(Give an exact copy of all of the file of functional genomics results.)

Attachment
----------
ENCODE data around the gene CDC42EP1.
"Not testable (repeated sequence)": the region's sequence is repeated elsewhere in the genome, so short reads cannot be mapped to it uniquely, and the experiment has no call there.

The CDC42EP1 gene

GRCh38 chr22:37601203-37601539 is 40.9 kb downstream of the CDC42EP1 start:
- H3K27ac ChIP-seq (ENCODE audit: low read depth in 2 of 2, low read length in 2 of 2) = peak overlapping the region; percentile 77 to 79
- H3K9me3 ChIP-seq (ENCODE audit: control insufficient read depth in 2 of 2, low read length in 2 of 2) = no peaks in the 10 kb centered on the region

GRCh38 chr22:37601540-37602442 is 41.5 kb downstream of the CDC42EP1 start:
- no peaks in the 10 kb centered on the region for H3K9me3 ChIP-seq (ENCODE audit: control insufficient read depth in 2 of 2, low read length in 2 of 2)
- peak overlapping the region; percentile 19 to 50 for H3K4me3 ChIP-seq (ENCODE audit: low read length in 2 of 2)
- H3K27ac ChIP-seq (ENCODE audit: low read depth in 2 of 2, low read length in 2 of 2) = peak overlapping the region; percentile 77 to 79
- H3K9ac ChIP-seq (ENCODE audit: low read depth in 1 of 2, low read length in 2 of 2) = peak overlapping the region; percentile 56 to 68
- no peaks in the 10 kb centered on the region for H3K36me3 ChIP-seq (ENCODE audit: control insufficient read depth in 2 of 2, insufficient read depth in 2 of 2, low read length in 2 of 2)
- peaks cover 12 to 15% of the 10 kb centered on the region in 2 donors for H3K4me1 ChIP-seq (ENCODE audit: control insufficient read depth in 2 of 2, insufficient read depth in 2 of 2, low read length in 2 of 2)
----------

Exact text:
ENCODE data around the gene CDC42EP1.
"Not testable (repeated sequence)": the region's sequence is repeated elsewhere in the genome, so short reads cannot be mapped to it uniquely, and the experiment has no call there.

The CDC42EP1 gene

GRCh38 chr22:37601203-37601539 is 40.9 kb downstream of the CDC42EP1 start:
- H3K27ac ChIP-seq (ENCODE audit: low read depth in 2 of 2, low read length in 2 of 2) = peak overlapping the region; percentile 77 to 79
- H3K9me3 ChIP-seq (ENCODE audit: control insufficient read depth in 2 of 2, low read length in 2 of 2) = no peaks in the 10 kb centered on the region

GRCh38 chr22:37601540-37602442 is 41.5 kb downstream of the CDC42EP1 start:
- no peaks in the 10 kb centered on the region for H3K9me3 ChIP-seq (ENCODE audit: control insufficient read depth in 2 of 2, low read length in 2 of 2)
- peak overlapping the region; percentile 19 to 50 for H3K4me3 ChIP-seq (ENCODE audit: low read length in 2 of 2)
- H3K27ac ChIP-seq (ENCODE audit: low read depth in 2 of 2, low read length in 2 of 2) = peak overlapping the region; percentile 77 to 79
- H3K9ac ChIP-seq (ENCODE audit: low read depth in 1 of 2, low read length in 2 of 2) = peak overlapping the region; percentile 56 to 68
- no peaks in the 10 kb centered on the region for H3K36me3 ChIP-seq (ENCODE audit: control insufficient read depth in 2 of 2, insufficient read depth in 2 of 2, low read length in 2 of 2)
- peaks cover 12 to 15% of the 10 kb centered on the region in 2 donors for H3K4me1 ChIP-seq (ENCODE audit: control insufficient read depth in 2 of 2, insufficient read depth in 2 of 2, low read length in 2 of 2)